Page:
Gene Quinn is a patent attorney and a leading commentator on patent law and innovation policy. Mr. Quinn has twice been named one of the top 50 most influential people in IP by Managing IP Magazine, in both 2014 and 2019. From 2017-2020, Mr. Quinn has also been recognized by IAM Magazine as one of the top 300 IP strategists in the world, and in 2021 he was recognized by IAM in their inaugural Strategy 300 Global Leaders list.
Mr. Quinn founded IPWatchdog.com in 1999, and he is currently President & CEO of IPWatchdog, Inc. According to IAM Magazine, Mr. Quinn “has reshaped the IP debate in the United States in a way that has forced policy makers to carefully consider the macroeconomic effects of IP law and its potential to drive innovation and economic activity.”
Regarded as an expert on software patentability and U.S. patent procedure, Mr. Quinn has advised inventors, entrepreneurs and start-up businesses throughout the U.S. and around the world. He consults with attorneys facing peculiar procedural issues at the Patent Office, advises investors and executives on patent law changes and pending litigation matters, and has represented patent practitioners before the Office of Enrollment & Discipline.
Mr. Quinn began his career as a litigator handling a variety of civil litigation matters, and he has been a patent attorney for nearly two decades. He has previously taught a variety of intellectual property courses at the law school level, teaching courses such as patent law, patent claim drafting, patent prosecution, copyright law, trademark law and introduction to intellectual property at Syracuse University College of Law, Temple University School of Law, The University of Toledo College of Law, the University of New Hampshire School of Law, the John Marshall Law School (Chicago) and Whittier Law School. Since 2000 Mr. Quinn has also taught the leading patent bar review course in the nation.
Mr. Quinn is admitted to practice law in New Hampshire, is a Registered Patent Attorney licensed to practice before the United States Patent Office and is also admitted to practice before the United States Court of Appeals for the Federal Circuit.
Today, Senator Thom Tillis (R-NC), the Ranking Member of the Senate IP Subcommittee, released the first draft of the Patent Eligibility Restoration Act of 2022, which if enacted would, at a minimum, overrule the Supreme Court’s decisions in Ass’n for Molecular Pathology v. Myriad Genetics, Inc., 133 S.Ct. 2107 (2013) and Mayo Collaborative Services v. Prometheus Laboratories, Inc., 132 S.Ct. 1289 (2012)…. This legislation would absolutely be a solution to many of the patent eligibility problems that have plagued the industry for the last decade. Of course, if the tech giants in Silicon Valley think this will hurt them the bill will be killed, period.
Recently published research conducted by Vital Transformation shows legislative provisions similar to those found in the Inflation Reduction Act of 2022, which allows the U.S. Government to “negotiate” drug prices under a set framework based upon the amount of time a drug has spent on the market, would have significant, negative effects on patient access to new therapies because funding would be severely curtailed for research and development. According to Vital Transformation, the reduction of net earnings due to government price fixing would substantially reduce the amount of research and development of small biotech firms, which would negatively impact future drug discovery and development. The model used in the study estimates that with government price fixing “only 6 of 110 previously approved therapies would be considered ‘not at risk’ of being cancelled, or at very least divested.”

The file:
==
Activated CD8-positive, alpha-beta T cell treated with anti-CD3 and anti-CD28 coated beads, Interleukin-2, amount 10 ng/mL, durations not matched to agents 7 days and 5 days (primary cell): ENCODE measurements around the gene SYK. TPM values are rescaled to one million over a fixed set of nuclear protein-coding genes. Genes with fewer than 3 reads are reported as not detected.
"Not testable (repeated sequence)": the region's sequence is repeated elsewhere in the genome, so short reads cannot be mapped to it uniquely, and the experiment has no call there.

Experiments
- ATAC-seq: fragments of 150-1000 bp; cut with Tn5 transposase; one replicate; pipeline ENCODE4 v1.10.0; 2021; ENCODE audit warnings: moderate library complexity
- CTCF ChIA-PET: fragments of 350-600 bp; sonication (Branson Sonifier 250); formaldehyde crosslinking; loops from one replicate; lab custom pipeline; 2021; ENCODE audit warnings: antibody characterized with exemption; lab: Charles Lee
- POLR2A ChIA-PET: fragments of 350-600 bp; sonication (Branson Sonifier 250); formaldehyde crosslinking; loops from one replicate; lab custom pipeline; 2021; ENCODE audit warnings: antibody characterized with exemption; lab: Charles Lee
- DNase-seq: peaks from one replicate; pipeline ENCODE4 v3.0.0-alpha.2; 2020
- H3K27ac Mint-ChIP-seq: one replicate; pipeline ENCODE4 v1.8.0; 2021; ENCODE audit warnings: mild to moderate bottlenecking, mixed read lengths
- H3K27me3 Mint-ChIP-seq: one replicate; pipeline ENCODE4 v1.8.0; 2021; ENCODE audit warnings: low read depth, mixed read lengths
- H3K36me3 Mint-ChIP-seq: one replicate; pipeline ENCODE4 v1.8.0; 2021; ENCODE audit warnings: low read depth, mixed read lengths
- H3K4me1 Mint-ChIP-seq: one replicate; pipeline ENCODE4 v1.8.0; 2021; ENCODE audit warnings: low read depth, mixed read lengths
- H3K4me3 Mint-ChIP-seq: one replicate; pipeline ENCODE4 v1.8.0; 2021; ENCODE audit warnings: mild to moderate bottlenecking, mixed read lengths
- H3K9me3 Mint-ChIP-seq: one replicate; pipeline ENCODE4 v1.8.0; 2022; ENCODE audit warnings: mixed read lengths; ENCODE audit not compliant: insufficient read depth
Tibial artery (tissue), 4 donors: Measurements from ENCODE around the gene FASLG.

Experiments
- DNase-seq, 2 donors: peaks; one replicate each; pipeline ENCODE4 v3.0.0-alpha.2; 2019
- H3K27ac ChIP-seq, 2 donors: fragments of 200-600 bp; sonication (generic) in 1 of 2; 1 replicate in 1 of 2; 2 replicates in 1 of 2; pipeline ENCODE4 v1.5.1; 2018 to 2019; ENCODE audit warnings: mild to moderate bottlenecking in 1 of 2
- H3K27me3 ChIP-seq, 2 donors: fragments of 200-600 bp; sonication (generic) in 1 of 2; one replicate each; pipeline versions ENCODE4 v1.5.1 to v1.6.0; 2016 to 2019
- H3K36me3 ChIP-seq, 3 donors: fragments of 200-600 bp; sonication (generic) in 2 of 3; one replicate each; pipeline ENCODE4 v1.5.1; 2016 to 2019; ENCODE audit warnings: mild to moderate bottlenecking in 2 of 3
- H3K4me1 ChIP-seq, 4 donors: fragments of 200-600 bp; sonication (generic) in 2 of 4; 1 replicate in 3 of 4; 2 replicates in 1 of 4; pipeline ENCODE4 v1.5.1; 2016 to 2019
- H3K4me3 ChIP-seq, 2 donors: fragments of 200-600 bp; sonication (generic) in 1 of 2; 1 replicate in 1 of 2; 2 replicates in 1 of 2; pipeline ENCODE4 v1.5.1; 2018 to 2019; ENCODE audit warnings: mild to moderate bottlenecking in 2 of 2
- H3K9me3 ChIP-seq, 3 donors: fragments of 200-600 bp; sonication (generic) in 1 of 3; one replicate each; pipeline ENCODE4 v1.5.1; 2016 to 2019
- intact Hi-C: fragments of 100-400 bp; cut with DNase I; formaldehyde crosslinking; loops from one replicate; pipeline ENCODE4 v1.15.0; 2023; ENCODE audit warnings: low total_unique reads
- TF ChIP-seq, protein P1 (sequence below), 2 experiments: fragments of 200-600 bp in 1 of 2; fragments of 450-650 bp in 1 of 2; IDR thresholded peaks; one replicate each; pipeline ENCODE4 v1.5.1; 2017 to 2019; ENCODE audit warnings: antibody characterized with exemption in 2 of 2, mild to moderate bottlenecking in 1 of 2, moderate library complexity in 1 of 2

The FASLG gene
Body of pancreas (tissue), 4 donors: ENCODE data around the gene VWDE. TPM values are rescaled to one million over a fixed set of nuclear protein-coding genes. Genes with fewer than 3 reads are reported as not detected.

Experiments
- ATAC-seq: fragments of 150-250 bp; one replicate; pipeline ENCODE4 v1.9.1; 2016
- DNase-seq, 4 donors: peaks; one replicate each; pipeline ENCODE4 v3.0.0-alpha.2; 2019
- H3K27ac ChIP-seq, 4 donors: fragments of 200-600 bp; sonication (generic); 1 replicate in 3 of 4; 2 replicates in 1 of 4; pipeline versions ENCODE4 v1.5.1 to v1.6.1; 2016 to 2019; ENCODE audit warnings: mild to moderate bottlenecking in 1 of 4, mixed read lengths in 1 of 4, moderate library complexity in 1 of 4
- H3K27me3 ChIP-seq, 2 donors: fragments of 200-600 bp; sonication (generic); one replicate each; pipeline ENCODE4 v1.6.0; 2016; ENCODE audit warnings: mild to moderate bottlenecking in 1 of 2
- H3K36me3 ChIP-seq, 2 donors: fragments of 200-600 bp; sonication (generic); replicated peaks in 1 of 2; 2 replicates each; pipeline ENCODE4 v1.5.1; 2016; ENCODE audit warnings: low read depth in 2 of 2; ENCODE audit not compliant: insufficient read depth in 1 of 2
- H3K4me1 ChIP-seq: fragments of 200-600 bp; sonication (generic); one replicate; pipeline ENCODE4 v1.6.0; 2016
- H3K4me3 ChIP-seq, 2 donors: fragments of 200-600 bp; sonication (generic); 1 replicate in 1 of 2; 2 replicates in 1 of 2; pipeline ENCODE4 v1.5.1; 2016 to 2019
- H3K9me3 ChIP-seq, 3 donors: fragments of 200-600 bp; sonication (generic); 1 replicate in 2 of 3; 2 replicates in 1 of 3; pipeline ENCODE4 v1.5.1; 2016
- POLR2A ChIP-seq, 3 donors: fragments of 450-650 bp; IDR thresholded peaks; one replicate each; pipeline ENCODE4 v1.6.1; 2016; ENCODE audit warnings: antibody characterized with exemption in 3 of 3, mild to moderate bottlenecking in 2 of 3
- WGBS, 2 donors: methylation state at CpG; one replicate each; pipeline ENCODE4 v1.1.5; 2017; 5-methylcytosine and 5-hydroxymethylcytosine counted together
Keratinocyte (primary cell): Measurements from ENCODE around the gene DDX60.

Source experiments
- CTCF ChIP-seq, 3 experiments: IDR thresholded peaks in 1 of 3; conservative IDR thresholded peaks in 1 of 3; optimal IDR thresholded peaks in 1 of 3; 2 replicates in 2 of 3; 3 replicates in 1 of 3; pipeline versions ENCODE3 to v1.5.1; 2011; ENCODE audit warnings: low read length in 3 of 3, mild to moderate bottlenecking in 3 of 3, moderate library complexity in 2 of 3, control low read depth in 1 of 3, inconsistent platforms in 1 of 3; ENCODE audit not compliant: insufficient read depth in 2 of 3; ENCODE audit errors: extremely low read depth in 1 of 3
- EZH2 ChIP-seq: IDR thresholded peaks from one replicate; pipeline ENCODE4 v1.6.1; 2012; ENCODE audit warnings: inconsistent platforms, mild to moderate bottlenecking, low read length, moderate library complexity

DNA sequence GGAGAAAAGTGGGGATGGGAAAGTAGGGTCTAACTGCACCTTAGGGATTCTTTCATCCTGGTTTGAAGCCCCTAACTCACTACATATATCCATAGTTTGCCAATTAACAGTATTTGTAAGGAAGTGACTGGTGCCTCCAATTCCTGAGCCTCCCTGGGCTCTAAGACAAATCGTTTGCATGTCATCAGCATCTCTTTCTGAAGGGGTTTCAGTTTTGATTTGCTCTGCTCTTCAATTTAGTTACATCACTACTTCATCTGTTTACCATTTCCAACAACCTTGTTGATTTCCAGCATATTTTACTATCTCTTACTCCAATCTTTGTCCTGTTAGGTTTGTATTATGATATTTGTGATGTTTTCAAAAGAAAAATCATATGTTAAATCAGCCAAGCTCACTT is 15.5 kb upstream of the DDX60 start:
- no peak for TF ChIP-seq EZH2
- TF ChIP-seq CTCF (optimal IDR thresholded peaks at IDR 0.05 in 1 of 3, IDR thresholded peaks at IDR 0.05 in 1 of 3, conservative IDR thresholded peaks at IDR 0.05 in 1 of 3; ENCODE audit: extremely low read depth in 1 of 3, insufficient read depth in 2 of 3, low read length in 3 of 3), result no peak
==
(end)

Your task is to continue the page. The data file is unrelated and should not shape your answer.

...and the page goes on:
Yesterday, Chief Judge Orlando Garcia of the U.S. District Court for the Western District of Texas issued an order that, in Garcia’s words, will “equitably distribute” new patent cases among 12 district judges. This order is an effort to address “the volume” of new cases assigned to the Waco Division’s Judge Alan Albright. Albright’s court is viewed as patent owner friendly and he has been under fire recently from both the U.S. Court of Appeals for the Federal Circuit (CAFC) and Congress on different fronts for his policies and procedures, which do tend more often than not to give patent owners their day in court.
In consultation with Chief Judge Paul Michel, IPWatchdog is pleased to announce that Andrei Iancu, former Under Secretary of Commerce for Intellectual Property and Director of the USPTO, and current partner at Irell & Manella, has been selected as the 2022 recipient of The Paul Michel Award. He will be presented with the award on Sunday evening, September 11, 2022, at IPWatchdog LIVE 2022. The Paul Michel Award, created with the blessing of Chief Judge Paul Michel (CAFC, ret.), is awarded annually to someone within the IP community who has selflessly served the best interests of the industry and its members as a respected leader, mentor, and advocate on behalf of fairness and for the best interests of the intellectual property system.